How to Cite Court Transcripts in APA Format
The American Psychological Association, abbreviated APA, developed a style of writing and formatting references to enable publishers to present clear and concise information to their readers. The style, known as APA Style, provides a set of guidelines that reduce distractions and maximizes precision while writing about scientific topics. The style has designated guidelines for citing federal and lower court decisions and transcripts in order to enable readers to find the exact reference document without confusion should they wish to verify your references or obtain more information about the case.
Type the case name first. The format of the case name will be plaintiff v. defendant. Close this portion of the citation with a period.
Type the volume number where the case can be found. This will be the U.S. Reports volume number for Supreme Court decisions and for lower courts it will refer to the individual court records volume.
Type “U.S.” Then follow with the page number of the U.S. Reports volume for Supreme Court decisions.
Type the reporter abbreviation followed by the page number for lower court decisions. Close this portion of the citation with a period.
Place the year of the decision in parenthesis for Supreme Court Decisions. Place the court name followed by the year in parenthesis for lower court decisions. Close the citation with a period. Your finished Supreme Court citation will look like this: Plaintiff v. Defendant. 3456 U.S. 789. (2011). Your finished lower court citation will look like this: Plaintiff v. Defendant. 123 G. 2d. 45 (Juvenile & Domestic Relations Court 2011).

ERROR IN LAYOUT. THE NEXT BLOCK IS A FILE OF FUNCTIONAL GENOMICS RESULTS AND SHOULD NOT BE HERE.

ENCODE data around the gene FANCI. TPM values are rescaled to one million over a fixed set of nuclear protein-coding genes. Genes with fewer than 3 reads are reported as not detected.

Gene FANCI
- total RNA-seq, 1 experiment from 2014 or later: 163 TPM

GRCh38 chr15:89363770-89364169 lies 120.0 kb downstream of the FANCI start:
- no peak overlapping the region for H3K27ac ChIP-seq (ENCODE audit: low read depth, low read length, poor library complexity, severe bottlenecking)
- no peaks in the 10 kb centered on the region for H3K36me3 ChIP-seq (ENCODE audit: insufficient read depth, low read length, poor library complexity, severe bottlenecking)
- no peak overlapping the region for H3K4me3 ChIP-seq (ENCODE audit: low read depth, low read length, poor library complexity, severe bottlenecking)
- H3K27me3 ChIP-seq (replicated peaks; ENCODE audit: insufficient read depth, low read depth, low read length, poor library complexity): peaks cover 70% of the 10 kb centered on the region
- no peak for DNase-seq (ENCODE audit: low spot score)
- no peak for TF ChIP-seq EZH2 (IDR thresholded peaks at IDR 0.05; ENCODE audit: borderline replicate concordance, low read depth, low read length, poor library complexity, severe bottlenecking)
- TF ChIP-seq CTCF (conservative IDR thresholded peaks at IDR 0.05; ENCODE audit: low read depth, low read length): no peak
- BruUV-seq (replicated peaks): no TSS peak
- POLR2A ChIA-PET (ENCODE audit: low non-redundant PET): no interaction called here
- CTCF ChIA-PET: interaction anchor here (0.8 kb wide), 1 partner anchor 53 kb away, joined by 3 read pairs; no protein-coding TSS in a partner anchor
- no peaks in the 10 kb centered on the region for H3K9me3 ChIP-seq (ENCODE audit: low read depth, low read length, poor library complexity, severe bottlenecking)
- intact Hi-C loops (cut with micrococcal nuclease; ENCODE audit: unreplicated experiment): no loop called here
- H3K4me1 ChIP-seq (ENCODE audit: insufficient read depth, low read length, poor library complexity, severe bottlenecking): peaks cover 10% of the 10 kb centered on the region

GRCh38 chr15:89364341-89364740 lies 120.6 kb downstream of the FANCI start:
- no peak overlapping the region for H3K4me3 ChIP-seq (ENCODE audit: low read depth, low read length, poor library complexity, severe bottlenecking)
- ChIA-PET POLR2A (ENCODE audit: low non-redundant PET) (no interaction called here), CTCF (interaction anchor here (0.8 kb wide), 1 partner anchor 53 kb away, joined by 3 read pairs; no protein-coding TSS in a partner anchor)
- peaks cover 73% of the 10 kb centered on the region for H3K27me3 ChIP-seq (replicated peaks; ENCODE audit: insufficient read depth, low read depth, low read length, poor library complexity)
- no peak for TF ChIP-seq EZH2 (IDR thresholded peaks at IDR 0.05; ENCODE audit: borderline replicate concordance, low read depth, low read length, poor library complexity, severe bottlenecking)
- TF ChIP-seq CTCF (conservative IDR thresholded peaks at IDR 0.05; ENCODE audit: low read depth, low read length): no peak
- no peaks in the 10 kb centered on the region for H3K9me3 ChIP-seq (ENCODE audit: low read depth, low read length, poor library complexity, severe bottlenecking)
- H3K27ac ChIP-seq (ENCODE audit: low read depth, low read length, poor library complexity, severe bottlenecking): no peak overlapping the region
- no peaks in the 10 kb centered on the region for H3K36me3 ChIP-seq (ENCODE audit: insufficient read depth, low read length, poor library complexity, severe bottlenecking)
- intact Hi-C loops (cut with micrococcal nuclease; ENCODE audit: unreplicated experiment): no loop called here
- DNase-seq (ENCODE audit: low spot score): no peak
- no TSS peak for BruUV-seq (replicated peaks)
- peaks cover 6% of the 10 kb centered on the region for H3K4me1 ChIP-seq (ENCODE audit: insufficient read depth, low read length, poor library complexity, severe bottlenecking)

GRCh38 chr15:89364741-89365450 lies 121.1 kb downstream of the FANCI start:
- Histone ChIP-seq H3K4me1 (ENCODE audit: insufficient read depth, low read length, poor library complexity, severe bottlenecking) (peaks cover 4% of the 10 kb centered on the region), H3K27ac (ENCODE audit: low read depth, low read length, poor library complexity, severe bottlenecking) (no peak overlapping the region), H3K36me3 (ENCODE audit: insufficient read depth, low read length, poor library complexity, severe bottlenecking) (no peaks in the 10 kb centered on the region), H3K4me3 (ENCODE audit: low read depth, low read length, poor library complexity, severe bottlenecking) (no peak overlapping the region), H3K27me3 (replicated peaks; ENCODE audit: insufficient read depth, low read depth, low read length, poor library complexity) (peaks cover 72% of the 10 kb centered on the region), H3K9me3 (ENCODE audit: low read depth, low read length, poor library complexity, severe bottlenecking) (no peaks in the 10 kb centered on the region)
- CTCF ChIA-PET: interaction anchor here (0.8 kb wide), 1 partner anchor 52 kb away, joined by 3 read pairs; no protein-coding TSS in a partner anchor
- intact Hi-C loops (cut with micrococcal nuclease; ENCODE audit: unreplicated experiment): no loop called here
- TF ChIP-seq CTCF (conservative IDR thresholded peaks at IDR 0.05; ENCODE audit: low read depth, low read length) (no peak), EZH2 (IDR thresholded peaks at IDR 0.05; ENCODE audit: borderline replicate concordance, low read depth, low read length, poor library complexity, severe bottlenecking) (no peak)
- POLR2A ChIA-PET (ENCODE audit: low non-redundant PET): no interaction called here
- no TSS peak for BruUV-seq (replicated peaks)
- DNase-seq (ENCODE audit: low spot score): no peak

Cite the case in-text by placing the name of the case followed by a comma then the year in parenthesis after the sentence in which you used the information. The citation will look like this (Plaintiff v. Defendant, 2011). You may also directly mention the case in the sentence in this or a similar manner: “According to the Supreme Court in Plaintiff v. Defendant, 2011,” followed by the information you wish to use.
Based in southern Virginia, Kristy Robinson has been writing for various websites since 2008. Her work focuses on tutorials and self-help articles. Robinson holds a Bachelor of Science in criminal justice from American InterContinental University.